In his 1995 article, Laughlin developed a useful model for characterizing accounting research. This model extended prior work by Burrell and Morgan (1979) and others (see for example Chua, 1986; Hopper and Powell, 1985; and Laughlin and Lowe, 1990). Laughlin classified accounting research along three dimensions, incorporating: (1) the level of theory in the methods chosen to pursue the research (i.e. quantitative methods tend to have a high level of theory underpinning them, while qualitative methods tend to have a lesser level of theoretical basis); (2) the level of prior theorization (i.e. the extent to which previously developed theoretical models from other disciplines such as economics or psychology provide the basis for the research); and (3) the level of emphasis on change (i.e. in a social sense).
***Insert Figure 3***

The diagonal of Laughlin’s model shows that positivist perspectives are characterized by a high level of theory in the methods chosen to pursue the research, a high level of prior theorization, and a low emphasis on social change (see Figure 3). In contrast, interpretive perspectives are characterized by lower levels of theory in the methods chosen to pursue the research, lower levels of prior theorization and medium to low levels of emphasis on change. Thus, the diagonal of the model can be viewed as a dimension which extends from the positivist perspective characteristic of mainstream accounting research to the more interpretive and critical perspectives. In Figure 3, it can be seen that the work of Habermas can be found in the middle of the table, hence the term “Middle Range Thinking”. While it is not clear that Laughlin intended the Middle Range metaphor to be linked with Habermas’s procedural approach to communicative action as discussed previously Section 2, it seems reasonable to conclude that Laughlin favors the possibilities inherent in middle range thinking and communicative action.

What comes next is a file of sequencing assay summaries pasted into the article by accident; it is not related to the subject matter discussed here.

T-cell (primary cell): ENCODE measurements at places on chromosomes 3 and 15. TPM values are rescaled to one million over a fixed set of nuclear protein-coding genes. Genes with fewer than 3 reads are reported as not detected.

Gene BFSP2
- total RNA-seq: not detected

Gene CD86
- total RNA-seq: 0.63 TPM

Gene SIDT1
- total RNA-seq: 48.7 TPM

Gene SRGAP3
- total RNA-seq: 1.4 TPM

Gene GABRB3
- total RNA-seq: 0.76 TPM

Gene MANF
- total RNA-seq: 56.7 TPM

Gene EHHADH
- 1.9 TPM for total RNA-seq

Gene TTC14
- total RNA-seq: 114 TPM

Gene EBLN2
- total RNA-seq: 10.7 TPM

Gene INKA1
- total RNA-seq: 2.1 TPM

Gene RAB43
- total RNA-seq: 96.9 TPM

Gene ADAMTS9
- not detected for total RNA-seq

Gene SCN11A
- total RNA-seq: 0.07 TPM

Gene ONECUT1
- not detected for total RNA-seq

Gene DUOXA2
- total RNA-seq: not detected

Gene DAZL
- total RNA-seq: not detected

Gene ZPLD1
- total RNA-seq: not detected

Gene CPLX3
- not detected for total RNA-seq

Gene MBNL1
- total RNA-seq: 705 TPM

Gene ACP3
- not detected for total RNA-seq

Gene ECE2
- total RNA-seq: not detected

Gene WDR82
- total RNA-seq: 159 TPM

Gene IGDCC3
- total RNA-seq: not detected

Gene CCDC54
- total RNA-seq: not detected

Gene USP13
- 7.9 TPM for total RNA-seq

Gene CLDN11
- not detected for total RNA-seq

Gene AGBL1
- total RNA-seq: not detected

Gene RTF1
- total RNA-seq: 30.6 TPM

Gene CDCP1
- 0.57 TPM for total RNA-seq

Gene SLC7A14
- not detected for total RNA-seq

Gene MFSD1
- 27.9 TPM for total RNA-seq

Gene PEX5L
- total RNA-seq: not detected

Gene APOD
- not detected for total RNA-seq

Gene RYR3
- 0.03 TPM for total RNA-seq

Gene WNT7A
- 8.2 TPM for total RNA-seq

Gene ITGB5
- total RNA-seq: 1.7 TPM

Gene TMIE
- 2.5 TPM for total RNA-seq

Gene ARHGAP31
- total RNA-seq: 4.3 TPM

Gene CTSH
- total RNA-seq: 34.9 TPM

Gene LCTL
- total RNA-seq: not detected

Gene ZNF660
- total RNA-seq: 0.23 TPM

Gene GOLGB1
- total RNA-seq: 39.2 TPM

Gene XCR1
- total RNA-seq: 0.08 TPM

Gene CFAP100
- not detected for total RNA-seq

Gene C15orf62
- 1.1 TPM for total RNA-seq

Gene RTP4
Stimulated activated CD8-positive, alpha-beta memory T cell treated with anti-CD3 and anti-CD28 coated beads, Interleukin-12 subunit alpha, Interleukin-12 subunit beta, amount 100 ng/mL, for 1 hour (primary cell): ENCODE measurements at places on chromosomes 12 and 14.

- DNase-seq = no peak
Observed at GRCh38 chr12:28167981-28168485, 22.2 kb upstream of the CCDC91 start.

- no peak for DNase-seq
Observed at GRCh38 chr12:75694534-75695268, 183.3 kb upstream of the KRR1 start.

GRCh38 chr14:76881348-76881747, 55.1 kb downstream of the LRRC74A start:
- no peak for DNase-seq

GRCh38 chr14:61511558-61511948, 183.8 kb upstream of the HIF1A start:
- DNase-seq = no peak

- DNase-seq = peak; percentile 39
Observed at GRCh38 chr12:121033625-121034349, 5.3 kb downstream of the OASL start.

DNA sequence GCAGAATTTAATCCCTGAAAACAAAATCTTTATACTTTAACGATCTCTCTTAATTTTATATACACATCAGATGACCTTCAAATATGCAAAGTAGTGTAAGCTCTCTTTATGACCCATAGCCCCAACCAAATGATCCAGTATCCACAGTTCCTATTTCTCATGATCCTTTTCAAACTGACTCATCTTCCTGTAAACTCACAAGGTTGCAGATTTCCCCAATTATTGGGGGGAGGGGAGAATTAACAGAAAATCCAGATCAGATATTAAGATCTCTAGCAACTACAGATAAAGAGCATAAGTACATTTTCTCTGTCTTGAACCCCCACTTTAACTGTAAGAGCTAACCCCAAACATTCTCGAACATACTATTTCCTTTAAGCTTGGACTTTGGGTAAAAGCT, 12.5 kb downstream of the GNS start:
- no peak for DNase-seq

The following section explores another aspect of Laughlin’s interpretation of the work of Habermas with respect to accounting research. In an article appearing in 1996 in Accounting, Organizations and Society, co-authored with Michael Power, Laughlin discussed the implications of Habermas’s essay Between Fact and Norms (English title) for critical accounting research.
4. Habermas’s approach to facts and norms

In their 1996 article, Power and Laughlin noted that Habermas’s (1972) seminal study Knowledge and Human Interests has had a significant influence on critical accounting scholars. This work has informed attempts to break the strangle hold of positivistic accounting research and to ground a distinctively “critical” perspective. The applied turn in critical accounting research has given rise to a greater emphasis on the constitutive role of accounting information, in that it is now well accepted that the monopoly of capital is reinforced by a monopoly of information. Accounting information systems lie at the center of a capitalism in which a fragmented political consciousness results in the transfer of power to technical elites (Power and Laughlin, 1996, p. 445).